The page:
When we camped out in the house last fall, we slept on the floor in the room which is now the bedroom.  We clipped a reading light to the windowsill.  We weren’t sure this would be our room; the room that is now the library had also been a bedroom – and of course there were the three bedrooms upstairs. I have been studying the room and the light for a year now, thinking about how things work, arranging and adding pieces slowly.  This week I finished a pillow cover and decided that the bed was in the right place. That meant my husband could hang the mirror over the dresser and the reading light by the bed.

The bed was made sometime in the 1870s by a local carpenter, of local black walnut, for my great-grandmother Elizabeth Ann Stalnaker.  I thought it was a three-quarter bed, and it is just as well I never ordered a three-quarter mattress for it.  In looking for a reference for three-quarter beds (which are exactly half-way between a twin and a full bed in width), I discovered the “antique” bed size, which is the same width (48 inches), but shorter – only 72 inches, where modern beds, including the three-quarter, are 75 inches. I inherited the bed in 1982, and we have been sleeping in it ever since.  Originally, it would have had a straw tick topped by a home-made feather tick, or possibly, had my great-greats been more prosperous than they were, a horse-hair mattress, possibly over springs.  We use a feather tick made by another great-grandmother, and have put a sheet of hardboard over the bed-slats.  A few years back I added another commercial feather-tick when they became popular. We also use feather pillows, some of which Robert’s mother made from feathers from old feather-ticks.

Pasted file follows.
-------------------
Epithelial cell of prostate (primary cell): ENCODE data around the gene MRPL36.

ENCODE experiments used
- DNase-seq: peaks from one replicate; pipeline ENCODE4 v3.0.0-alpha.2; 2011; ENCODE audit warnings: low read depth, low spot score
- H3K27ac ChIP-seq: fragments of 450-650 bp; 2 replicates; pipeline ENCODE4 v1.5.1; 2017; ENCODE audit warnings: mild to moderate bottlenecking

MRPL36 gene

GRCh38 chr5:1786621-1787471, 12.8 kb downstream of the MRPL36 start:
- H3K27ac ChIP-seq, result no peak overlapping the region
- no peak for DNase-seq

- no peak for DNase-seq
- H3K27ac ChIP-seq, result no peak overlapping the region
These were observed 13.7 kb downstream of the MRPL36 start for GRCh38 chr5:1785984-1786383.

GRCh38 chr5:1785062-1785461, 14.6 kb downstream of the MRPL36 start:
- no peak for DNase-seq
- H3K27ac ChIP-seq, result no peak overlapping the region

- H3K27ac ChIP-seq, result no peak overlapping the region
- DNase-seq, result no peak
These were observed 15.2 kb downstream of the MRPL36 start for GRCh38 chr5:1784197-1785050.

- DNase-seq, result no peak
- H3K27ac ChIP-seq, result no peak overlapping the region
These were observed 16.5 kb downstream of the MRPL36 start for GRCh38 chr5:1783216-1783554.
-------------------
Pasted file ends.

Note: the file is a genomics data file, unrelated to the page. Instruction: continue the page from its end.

I use all-cotton sheets, which are easier to find these days than they were in the polyester decades of the 80s and 90s.  Polyester doesn’t breathe or absorb moisture, so that polyester-blend sheets (and shirts) are hot and sticky in the summer, and cold and clammy in the winter. And the cotton in the blends washes out out faster than the polyester, so long before the sheets are worn out, they are mostly slithery polyester.

Everything is part of a system. Poly blends were sold as “easy-care,” meaning they didn’t need ironing, back when clothes dryers were starting to be used, which ended up wrinkling clothes and linens much more than line drying had.  We then needed fabric softeners, to prevent some wrinkling and try to replace the scent that comes from sun-drying. (Fascinating Japanese patent here.) We use cotton sheets and sun-dry them.  They are smooth, crisp, absorbent, and smell wonderful.  Hanging them to dry takes no longer than putting them in the dryer, and the hanging is yet another ritual of mindful homemaking.

The next layer is a cotton quilt made by Elizabeth Ann’s daughter, ny grandmother Maud Hersman deGruyter, and deserves its own post.